Almost a year ago, Mark Lukach went on a TEDx stage in Monterey, Calif., and told an audience that his wife, Giulia, once contemplated jumping off the Golden Gate Bridge.
In that talk (above), Lukach describes what it is like to love a person diagnosed with bipolar disorder. He also addresses a question he says many used to ask him: Why did he stay with Giulia?
"First off ... I love my wife, I love her a lot," Lukach says in the video. "The second reason I stuck around is because of this commitment to the idea of commitment itself."
Watch the full TEDx talk above to hear Lukach explain how love and commitment helped his family in the darkest of times.
Lukach has also discussed his wife's mental illness in a New York Times op-ed and a memoir, Where the Road Meets the Sun.
"The biggest thing I hope to achieve through sharing our story is to help others feel less alone, to know that they aren't the only people to go through this, and that although there are no certain outcomes, there is reason to be hopeful," Lukach, now 31, told The Huffington Post in an email.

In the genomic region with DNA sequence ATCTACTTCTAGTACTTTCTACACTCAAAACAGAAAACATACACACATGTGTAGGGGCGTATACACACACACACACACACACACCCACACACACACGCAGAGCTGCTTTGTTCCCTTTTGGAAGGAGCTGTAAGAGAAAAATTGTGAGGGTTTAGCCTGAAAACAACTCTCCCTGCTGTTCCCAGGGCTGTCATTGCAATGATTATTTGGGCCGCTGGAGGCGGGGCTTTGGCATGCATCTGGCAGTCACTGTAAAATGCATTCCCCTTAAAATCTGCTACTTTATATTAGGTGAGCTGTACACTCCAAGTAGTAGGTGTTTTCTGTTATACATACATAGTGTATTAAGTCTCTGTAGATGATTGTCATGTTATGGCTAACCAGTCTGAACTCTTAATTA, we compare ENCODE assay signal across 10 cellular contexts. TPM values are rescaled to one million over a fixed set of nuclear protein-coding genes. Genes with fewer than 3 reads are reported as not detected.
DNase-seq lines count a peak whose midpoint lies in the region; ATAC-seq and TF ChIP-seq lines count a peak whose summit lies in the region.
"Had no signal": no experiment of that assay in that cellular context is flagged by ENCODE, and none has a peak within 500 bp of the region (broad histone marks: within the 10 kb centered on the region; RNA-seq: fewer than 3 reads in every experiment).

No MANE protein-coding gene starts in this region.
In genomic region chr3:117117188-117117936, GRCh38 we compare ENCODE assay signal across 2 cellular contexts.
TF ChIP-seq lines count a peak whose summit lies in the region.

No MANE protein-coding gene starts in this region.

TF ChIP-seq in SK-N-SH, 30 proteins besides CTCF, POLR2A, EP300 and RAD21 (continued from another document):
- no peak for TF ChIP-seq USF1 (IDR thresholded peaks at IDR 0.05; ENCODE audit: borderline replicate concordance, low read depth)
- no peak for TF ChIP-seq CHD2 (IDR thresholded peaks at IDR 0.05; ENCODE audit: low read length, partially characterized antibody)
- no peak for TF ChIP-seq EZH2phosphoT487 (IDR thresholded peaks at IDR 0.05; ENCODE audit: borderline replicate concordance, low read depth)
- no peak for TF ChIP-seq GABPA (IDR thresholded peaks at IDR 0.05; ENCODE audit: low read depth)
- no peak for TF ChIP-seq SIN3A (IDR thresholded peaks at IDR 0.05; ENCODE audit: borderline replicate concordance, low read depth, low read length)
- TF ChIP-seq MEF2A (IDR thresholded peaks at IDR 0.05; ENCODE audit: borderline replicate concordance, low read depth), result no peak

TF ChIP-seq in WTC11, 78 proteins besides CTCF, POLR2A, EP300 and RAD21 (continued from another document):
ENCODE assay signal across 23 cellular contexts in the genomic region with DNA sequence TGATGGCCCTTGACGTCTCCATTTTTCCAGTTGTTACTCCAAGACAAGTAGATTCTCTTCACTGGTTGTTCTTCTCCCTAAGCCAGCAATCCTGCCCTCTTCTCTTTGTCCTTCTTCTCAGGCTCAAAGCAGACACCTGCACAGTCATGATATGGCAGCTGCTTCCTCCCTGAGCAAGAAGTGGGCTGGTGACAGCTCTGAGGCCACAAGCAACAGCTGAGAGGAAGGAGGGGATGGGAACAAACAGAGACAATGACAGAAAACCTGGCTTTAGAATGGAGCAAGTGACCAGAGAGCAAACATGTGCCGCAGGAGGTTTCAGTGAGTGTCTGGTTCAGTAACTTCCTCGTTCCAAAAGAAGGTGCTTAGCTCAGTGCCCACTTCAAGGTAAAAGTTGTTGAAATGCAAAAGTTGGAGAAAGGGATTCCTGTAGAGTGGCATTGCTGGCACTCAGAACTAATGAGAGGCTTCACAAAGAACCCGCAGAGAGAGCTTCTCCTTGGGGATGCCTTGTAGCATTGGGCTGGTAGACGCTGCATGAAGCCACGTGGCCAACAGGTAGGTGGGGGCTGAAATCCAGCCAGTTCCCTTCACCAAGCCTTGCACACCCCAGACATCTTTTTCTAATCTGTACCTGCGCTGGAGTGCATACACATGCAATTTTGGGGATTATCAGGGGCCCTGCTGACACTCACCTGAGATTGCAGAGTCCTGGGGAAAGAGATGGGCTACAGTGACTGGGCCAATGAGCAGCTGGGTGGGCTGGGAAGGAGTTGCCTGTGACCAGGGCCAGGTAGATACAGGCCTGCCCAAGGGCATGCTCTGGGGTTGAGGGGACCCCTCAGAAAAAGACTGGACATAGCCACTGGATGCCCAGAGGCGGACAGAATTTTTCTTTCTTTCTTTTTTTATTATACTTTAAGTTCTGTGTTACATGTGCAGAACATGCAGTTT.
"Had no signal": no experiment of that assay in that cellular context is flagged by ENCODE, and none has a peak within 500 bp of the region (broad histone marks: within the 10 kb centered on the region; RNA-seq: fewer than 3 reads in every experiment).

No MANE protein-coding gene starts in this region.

In the past year, Lukach says he, Giulia and their son, have had time to "re-establish [their] sense of balance and stability."
"There's a huge temptation to simply put the troublesome past to rest once you've made it through," Lukach told HuffPost, "but by 'going public,' you feel this sense of obligation to live up to the things you say ... It's like I am now on the record saying these things about love, commitment, and faith, and so I damn well better not forget them."
Lukach says he's been floored by the outpouring of people who have reached out to share their own stories with him. He hopes that those who hear his message take away this:
Love doesn't solve all of life's problems, but it somehow makes them more manageable. Love takes so much from you, but it gives so much in return. When you are hurting, I think there's a temptation to turn inward with pity. Why me? Why now? But I've found those feelings of pity sap you of energy and of compassion for others, when it's compassion that pushes you in a healthier direction. So I want to remind people of the age-old truth to love each other. And love can be found everywhere, not just in a dozen roses, but in a psych ward or a conversation about suicide, too.
Need help? In the U.S., call 1-800-273-8255 for the National Suicide Prevention Lifeline.